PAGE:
Stanley S. Harakas is a former professor of theology at Holy Cross Creek Orthodox School of Theology in Brookline, Massachusetts. His most recent book is a collection of biblical reflections, Of Life and Salvation (Light & Life Publishing).
This article appeared in the Christian Century, March 19-26, 1997 p. 291, copyright by the Christian Century Foundation and used by permission. Current articles and subscription information can be found at www.christiancentury.org. This material was prepared for Religion Online by Ted & Winnie Brock.
Here is the agenda for the post-Easter journey — joy and peace, mission and forgiveness, faith and proclamation, love and life.
The terminus of the Lenten journey is Easter, and Christians celebrate it with triumphant joy. In the Eighth Ode of the Eastern Orthodox Paschal Canon, the Feast of the Resurrection of Christ is exalted: "This is the chosen holy day, the first of all Sabbaths, their queen and sovereign; the feast of feasts and festival of festivals."
The Sunday after Easter, unfortunately, is a letdown. How briefly is the exaltation of Easter retained in the hearts of church members. "See you next year!" seems to be the attitude. But the scripture readings challenge Christians to look beyond the celebration of Easter. The Christian is presented with expectations for the future, which flow out of the resurrection event. The most striking of the readings is the passage from John which describes the experience of Thomas. This resurrection account provides a basic outline for the response to the question, "Now what?"
The passage tells us that "the disciples were glad when they saw the Lord." That is the first response. Often, in today’s theological climate, the resurrection of Jesus Christ is seen as a problem. Not so for the disciples. They rejoiced. The passage from 1 John says that the message is given "that our joy may be complete."
The second response is peace. Peace is not merely the absence of conflict. Peace is a content-full state that allows for harmonious relationships, for communion and spiritual concord. So it is no accident that the 133rd Psalm should be appointed for this day’s reading, which affirms, "Behold, how good and pleasant it is when brothers dwell in unity!" The appointed passage from Acts tells how "the company of those who believed were of one heart and soul." Joy, peace and harmony are the fruit of the resurrection for those who believe.
The peace of the resurrection leads directly to mission: "Jesus said to them again, ‘Peace be with you. As the Father has sent me, even so I send you."’ The resurrection creates an imperative for those who believe. They are to be agents of the forgiveness of sins which flows from Jesus Christ’s death on the cross and his resurrection victory.
One of the major themes in the reading in 1 John is the confession and forgiveness of sin. Those who "walk in darkness" and do not "live according to the truth" live lives that are inconsistent. They live a lie. But "if we confess our sins, [Jesus Christ] is faithful and just, and will forgive our sins and cleanse us from all unrighteousness."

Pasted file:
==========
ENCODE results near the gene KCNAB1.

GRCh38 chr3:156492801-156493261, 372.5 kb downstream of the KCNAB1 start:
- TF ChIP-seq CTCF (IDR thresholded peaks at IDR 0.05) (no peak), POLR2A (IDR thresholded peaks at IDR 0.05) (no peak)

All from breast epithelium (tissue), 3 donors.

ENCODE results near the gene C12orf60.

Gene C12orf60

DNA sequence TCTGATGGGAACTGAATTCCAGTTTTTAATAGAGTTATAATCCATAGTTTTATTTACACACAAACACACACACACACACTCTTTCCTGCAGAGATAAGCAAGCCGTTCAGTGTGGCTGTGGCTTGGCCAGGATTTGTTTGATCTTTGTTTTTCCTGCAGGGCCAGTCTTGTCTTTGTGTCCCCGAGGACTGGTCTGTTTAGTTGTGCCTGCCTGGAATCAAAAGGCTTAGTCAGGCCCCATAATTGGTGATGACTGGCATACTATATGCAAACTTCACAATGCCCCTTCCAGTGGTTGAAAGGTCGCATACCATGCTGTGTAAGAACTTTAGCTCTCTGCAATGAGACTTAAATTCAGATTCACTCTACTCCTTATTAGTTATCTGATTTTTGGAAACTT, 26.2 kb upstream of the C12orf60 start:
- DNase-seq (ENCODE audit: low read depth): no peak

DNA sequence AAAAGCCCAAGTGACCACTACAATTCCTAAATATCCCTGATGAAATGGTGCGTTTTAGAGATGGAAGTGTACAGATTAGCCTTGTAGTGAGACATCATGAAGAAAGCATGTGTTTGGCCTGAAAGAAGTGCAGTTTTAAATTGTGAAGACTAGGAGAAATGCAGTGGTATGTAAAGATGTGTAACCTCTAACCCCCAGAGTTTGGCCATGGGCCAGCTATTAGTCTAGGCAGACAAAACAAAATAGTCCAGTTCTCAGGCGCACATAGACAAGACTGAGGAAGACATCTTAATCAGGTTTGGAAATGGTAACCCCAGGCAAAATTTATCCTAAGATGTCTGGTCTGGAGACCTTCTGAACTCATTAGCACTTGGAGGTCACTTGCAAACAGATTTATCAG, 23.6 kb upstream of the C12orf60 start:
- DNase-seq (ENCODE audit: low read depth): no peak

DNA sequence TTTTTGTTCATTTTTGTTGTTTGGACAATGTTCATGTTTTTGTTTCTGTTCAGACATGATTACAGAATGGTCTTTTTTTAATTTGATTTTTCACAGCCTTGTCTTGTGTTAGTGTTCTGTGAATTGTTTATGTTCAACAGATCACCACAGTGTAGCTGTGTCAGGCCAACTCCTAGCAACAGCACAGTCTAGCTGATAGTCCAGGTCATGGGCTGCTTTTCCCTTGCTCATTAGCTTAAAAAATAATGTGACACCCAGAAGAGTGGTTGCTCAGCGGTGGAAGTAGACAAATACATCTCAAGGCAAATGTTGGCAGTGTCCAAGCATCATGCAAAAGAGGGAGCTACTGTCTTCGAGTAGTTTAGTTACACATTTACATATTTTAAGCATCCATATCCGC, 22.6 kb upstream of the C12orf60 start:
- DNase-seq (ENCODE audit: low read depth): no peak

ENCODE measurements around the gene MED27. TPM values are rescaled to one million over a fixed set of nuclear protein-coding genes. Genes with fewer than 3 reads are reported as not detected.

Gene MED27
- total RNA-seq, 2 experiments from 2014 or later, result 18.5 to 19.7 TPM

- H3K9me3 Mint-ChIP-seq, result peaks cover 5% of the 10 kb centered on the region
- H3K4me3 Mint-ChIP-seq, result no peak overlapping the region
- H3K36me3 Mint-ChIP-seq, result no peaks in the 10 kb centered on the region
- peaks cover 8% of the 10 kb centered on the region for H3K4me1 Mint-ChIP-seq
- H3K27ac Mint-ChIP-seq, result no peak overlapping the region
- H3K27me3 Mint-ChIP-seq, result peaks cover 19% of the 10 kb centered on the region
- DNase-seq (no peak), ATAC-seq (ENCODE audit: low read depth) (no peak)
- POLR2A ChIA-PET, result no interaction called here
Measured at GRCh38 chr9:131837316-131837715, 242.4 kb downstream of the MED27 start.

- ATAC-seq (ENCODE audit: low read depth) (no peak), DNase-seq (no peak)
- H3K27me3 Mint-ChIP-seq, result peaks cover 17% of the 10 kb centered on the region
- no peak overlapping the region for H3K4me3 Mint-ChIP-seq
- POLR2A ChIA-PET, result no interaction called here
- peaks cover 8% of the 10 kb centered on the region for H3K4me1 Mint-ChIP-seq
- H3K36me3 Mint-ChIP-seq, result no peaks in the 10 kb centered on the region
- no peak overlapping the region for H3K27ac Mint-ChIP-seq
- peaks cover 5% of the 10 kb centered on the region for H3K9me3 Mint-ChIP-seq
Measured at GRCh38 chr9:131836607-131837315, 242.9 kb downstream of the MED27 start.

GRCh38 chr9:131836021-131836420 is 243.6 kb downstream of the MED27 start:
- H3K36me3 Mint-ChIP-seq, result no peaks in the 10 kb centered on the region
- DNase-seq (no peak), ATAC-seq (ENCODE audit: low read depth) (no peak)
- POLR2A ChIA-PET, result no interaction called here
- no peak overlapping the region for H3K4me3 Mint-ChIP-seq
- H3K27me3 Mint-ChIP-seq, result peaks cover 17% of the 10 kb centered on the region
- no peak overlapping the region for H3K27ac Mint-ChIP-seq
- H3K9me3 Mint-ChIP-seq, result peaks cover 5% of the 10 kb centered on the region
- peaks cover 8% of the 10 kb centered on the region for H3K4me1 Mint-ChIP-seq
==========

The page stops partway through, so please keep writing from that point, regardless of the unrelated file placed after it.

So, too, the Gospel passage speaks of forgiveness of sins in the church: "He breathed on them, and said to them, ‘Receive the Holy Spirit. If you forgive the sins of any, they are forgiven; if you retain the sins of any, they are retained."’ The historic church understood these words as the biblical authorization for sacramental confession. In his comment on these words, Chrysostom affirms this and adds that the apostles are thereby made the equivalents of Jesus’ governors and ambassadors, declaring that Jesus Christ is "the expiation for our sins, and not for ours only but also for the sins of the whole world."
The Gospel passage comes to its central theme: faith in the resurrection of Jesus Christ. When told of the resurrection, Thomas demands proof. "Unless I see in his hands the print of the nails, and place my finger in the mark of the nails, and place my hand in his side, I will not believe." When the proof is supplied, the challenge of faith in the Risen Lord is laid down for us: "‘Do not be faithless, but believing."
Faced with that challenge, Thomas affirms a pre-eminent dimension of the resurrection faiths "Thomas answered him, ‘My Lord and my God!"’ Jesus affirms the primacy of belief not only for Thomas, but for all those in the future who will be challenged by the life, death and resurrection of Jesus Christ. "Jesus said to him, ‘Have you believed because you have seen me? Blessed are those who have not seen and yet believe."’
The Acts passage describes the apostolic proclamation which followed upon the experience of the resurrection. "With great power the apostles gave their testimony to the resurrection of the Lord Jesus." And 1 John speaks also of proclamation: "That which we have seen and heard we proclaim also to you." The resurrection faith must be proclaimed.
These passages point us to a final set of results that are to flow from the resurrection faith. The nascent church was an experiment of love. It was a fellowship of communion and sharing. Acts describes how "no one said that any of the things which he possessed was his own, but they had everything in common." Further, they sought to eliminate poverty and need. "Distribution was made to each as any had need."
This was more than charity or philanthropy. Resurrection faith needs to become a way of life. The author 1 John speaks of the faith as "the word of life." The Gospel passage itself ends with the affirmation that John has written his Gospel "that you may believe that Jesus is the Christ, the Son of God, and that believing you may have life in his name." Belief draws the believer to love and authentic life.
Here is the agenda for the post-Easter journey -- joy and peace, mission and forgiveness, faith and proclamation, love and life. Certainly enough to keep Christians busy until next Easter. And until the Second Coming.